Why is it called Storm Water?

Storm Water begins its life as precipitation, the rain falling from a storm.

However, even if it never rained, we would still have to worry about the issues associated with Storm Water. Watering your lawn can cause any chemicals applied to the lawn to flow down into the storm drain systems. That is why it important to not place potentially harmful substances down storm drains. Those substances will travel straight to a lake or stream completely untreated!

Preventing Pollution

The fact that Storm Water enters our lakes and streams directly, without being treated, is why it is such an issue. Denton County is one of the fastest-growing areas in the nation, which makes stormwater pollution a priority in our area. The total population for Denton County is projected to exceed 1 million by 2030. That is just a few years to more than double the current population of people living inside the county boundary.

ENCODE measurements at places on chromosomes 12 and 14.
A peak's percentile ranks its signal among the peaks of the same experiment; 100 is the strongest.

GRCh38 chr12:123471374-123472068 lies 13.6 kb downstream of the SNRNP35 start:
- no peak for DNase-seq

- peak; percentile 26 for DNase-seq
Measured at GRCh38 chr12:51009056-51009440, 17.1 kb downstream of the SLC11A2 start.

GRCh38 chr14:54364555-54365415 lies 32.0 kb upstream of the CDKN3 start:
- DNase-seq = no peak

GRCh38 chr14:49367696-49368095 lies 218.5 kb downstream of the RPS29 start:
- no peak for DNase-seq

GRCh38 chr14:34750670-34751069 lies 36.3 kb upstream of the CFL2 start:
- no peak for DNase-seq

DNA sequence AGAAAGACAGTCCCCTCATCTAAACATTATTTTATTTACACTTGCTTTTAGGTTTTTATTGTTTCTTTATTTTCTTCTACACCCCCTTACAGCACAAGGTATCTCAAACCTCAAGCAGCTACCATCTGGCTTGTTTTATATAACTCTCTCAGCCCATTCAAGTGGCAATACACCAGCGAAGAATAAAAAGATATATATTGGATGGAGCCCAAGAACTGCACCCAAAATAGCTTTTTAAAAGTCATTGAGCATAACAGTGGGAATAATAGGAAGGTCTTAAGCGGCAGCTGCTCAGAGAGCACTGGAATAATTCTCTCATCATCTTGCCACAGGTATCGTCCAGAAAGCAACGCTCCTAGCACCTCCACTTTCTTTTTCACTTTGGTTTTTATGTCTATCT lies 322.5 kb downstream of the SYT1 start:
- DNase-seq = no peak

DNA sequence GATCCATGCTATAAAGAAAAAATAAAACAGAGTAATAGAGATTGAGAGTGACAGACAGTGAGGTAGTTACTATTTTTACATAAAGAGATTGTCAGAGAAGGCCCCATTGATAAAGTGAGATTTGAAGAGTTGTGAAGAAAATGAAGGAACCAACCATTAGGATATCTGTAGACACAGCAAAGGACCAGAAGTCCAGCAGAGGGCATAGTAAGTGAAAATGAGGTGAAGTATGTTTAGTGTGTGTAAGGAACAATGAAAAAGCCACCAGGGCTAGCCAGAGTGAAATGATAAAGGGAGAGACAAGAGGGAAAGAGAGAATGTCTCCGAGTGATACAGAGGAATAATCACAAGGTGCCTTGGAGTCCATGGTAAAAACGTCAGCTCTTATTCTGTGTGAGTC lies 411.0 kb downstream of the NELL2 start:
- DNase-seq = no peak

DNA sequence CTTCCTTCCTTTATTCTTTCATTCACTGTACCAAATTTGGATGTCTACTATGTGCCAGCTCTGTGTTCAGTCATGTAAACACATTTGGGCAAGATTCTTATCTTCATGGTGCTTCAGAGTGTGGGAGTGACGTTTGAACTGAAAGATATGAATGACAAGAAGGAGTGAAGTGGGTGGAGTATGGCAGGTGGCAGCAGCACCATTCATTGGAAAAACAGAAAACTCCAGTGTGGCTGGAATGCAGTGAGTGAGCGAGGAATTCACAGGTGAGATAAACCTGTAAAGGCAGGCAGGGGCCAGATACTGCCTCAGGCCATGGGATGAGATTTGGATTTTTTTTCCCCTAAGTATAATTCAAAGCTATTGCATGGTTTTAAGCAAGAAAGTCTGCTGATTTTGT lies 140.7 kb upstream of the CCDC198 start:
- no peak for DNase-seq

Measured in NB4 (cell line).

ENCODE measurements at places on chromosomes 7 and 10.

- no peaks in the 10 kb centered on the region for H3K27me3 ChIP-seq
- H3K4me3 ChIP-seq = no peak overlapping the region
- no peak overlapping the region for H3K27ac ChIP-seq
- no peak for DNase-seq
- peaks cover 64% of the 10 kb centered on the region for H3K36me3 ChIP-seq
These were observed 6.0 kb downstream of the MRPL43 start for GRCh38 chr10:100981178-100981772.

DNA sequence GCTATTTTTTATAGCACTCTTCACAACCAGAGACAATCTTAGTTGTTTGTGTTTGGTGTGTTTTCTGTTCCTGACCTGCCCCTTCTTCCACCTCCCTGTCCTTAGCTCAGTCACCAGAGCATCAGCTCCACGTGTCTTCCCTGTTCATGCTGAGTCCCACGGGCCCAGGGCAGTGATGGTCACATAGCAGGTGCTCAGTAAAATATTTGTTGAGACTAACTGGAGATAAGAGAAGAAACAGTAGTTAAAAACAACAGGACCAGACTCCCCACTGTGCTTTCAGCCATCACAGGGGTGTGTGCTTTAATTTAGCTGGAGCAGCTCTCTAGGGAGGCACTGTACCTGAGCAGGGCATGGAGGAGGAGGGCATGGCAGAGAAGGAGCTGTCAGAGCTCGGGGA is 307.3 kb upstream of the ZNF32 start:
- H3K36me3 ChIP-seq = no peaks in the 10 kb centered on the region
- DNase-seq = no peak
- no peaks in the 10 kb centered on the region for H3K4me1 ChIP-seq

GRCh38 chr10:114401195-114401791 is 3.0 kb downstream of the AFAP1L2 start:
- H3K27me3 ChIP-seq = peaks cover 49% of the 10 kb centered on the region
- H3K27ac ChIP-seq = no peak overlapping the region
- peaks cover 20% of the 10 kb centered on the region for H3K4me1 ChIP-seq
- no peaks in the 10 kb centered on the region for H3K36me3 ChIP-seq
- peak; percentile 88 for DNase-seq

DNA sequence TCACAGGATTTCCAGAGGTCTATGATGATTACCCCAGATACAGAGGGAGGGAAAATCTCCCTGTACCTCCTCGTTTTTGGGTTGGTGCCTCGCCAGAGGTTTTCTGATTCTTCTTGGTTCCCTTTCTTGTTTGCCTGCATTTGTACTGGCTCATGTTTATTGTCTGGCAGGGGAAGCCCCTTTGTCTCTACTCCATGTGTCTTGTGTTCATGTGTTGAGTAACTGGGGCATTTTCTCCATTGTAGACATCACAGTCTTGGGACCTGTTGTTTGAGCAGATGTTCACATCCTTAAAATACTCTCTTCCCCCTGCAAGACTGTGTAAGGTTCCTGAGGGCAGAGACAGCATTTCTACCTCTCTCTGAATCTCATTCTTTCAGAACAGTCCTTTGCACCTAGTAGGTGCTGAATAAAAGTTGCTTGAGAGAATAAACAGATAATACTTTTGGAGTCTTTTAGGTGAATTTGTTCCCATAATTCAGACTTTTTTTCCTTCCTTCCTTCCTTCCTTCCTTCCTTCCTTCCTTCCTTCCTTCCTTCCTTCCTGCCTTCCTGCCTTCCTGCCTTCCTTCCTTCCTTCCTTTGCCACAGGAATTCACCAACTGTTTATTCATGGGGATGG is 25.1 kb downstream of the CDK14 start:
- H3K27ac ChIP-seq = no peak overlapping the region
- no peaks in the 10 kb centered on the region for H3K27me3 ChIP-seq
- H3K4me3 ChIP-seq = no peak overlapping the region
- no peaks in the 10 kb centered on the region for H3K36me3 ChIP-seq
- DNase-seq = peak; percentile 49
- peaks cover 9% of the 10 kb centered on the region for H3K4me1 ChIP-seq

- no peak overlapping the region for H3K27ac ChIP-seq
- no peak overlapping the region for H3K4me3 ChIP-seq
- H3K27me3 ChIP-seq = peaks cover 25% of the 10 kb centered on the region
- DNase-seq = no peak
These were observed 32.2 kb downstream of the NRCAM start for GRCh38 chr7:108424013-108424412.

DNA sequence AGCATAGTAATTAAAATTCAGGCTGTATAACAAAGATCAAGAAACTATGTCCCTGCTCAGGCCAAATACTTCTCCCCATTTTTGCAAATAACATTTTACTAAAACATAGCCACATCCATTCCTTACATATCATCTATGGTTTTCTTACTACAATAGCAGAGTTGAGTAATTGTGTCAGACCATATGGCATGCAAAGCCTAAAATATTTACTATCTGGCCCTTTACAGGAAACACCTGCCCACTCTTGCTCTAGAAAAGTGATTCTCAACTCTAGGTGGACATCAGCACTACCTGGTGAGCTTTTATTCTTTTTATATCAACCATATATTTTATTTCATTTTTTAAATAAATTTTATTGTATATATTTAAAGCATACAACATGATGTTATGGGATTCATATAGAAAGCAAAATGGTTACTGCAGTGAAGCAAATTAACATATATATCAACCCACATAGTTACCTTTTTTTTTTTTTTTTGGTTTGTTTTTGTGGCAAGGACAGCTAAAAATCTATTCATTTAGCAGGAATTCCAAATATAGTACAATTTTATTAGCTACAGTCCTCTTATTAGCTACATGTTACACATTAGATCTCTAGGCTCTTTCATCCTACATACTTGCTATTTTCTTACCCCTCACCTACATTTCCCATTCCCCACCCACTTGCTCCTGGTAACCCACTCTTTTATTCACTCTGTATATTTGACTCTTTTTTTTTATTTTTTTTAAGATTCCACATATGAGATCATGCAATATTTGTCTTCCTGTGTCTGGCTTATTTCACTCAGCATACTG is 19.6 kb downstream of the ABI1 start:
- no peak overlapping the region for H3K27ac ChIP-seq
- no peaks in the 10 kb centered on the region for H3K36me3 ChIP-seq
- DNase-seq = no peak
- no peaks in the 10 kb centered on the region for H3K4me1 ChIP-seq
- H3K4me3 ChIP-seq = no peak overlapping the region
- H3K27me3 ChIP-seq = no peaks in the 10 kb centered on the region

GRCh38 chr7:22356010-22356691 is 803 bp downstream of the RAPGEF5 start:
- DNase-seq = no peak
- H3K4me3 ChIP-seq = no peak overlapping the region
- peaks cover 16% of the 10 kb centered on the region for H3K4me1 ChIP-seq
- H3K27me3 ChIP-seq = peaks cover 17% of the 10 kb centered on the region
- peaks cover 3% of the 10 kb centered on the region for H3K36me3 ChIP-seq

This means that more storm sewer systems will be installed. Urban Storm Water runoff is now seen as one of the primary sources of water pollution across the United States. While Storm Water does enter our lakes and streams untreated, it does not have to enter them polluted. It is up to each of us to do our part to keep our water clean. Help keep harmful substances out of our:

  • Ditches
  • Fields
  • Lawns
  • Storm drains
  • Street gutters

Then, the water that enters our lakes and streams will be no more polluted than the rain that fell from the clouds.

Show All Answers

1. Why is it called Storm Water?
2. Who is responsible for Storm Water?
3. What is the Storm Water Management Program?
4. Where is the Storm Water Management Program being implemented?
5. When does all of this happen?